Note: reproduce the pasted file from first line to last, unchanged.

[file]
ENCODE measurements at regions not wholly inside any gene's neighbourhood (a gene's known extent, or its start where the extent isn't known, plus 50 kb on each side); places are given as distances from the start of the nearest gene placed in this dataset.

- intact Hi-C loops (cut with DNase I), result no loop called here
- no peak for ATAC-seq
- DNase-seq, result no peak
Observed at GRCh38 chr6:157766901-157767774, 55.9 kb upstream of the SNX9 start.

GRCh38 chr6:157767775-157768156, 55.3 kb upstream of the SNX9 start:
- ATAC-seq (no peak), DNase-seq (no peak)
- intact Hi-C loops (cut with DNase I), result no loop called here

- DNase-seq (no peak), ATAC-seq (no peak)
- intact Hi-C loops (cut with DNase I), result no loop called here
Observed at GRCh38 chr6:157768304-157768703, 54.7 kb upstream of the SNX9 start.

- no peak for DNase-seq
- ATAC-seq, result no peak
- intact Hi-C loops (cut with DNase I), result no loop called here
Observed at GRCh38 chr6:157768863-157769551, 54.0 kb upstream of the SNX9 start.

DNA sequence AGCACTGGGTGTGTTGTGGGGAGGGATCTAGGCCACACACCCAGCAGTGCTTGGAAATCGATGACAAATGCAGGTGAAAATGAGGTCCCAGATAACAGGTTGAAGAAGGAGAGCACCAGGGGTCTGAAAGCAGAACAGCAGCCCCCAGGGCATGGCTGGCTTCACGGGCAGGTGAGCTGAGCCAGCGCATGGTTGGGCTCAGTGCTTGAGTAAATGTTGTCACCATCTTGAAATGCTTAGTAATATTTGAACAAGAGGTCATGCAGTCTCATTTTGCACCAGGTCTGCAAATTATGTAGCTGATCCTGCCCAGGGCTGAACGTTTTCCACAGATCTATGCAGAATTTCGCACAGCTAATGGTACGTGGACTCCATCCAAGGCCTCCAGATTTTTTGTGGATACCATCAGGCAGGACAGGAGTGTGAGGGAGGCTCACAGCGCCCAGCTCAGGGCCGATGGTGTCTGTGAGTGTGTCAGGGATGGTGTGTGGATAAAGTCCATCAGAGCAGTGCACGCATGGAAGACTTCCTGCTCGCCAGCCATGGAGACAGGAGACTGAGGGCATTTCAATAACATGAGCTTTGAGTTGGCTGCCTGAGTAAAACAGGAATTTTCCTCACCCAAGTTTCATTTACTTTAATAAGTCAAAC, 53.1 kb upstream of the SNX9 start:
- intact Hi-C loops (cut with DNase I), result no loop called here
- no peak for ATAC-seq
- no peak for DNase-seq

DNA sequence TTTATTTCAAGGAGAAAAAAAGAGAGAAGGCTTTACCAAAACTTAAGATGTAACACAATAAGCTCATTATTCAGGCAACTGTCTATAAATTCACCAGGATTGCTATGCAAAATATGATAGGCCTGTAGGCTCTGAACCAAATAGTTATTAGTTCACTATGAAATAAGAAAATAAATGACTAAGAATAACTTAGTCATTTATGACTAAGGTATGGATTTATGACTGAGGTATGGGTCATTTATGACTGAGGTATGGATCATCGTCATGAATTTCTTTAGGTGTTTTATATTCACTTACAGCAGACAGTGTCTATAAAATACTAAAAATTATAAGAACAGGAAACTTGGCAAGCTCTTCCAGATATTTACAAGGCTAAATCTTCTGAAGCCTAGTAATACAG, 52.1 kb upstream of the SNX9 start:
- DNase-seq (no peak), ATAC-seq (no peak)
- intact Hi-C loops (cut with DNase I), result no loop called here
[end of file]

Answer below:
ENCODE measurements at regions not wholly inside any gene's neighbourhood (a gene's known extent, or its start where the extent isn't known, plus 50 kb on each side); places are given as distances from the start of the nearest gene placed in this dataset.

- intact Hi-C loops (cut with DNase I), result no loop called here
- no peak for ATAC-seq
- DNase-seq, result no peak
Observed at GRCh38 chr6:157766901-157767774, 55.9 kb upstream of the SNX9 start.

GRCh38 chr6:157767775-157768156, 55.3 kb upstream of the SNX9 start:
- ATAC-seq (no peak), DNase-seq (no peak)
- intact Hi-C loops (cut with DNase I), result no loop called here

- DNase-seq (no peak), ATAC-seq (no peak)
- intact Hi-C loops (cut with DNase I), result no loop called here
Observed at GRCh38 chr6:157768304-157768703, 54.7 kb upstream of the SNX9 start.

- no peak for DNase-seq
- ATAC-seq, result no peak
- intact Hi-C loops (cut with DNase I), result no loop called here
Observed at GRCh38 chr6:157768863-157769551, 54.0 kb upstream of the SNX9 start.

DNA sequence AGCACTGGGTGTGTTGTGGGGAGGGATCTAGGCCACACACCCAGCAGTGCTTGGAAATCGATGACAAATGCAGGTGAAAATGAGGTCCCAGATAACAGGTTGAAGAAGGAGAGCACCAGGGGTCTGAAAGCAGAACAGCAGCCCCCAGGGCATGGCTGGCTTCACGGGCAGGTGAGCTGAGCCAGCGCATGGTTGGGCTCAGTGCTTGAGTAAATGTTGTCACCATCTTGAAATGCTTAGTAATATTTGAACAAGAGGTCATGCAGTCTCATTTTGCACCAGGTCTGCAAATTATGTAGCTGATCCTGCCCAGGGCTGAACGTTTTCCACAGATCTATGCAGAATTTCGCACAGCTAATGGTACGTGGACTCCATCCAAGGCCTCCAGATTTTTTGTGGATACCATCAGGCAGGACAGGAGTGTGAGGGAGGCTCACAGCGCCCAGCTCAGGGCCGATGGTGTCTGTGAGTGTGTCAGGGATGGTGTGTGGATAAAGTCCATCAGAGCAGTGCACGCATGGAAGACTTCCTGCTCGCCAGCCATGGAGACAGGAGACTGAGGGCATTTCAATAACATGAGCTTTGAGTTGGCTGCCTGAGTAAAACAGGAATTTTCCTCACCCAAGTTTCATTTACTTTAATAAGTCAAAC, 53.1 kb upstream of the SNX9 start:
- intact Hi-C loops (cut with DNase I), result no loop called here
- no peak for ATAC-seq
- no peak for DNase-seq

DNA sequence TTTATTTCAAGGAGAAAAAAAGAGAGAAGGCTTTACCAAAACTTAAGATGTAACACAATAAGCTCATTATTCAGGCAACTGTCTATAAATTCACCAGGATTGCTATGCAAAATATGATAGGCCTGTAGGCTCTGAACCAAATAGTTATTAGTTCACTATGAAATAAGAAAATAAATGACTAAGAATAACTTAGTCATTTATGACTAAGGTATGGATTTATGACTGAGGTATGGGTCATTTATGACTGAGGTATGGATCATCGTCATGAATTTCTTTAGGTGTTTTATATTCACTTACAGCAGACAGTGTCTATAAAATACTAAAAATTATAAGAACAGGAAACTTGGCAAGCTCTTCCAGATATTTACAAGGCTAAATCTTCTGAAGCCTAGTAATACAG, 52.1 kb upstream of the SNX9 start:
- DNase-seq (no peak), ATAC-seq (no peak)
- intact Hi-C loops (cut with DNase I), result no loop called here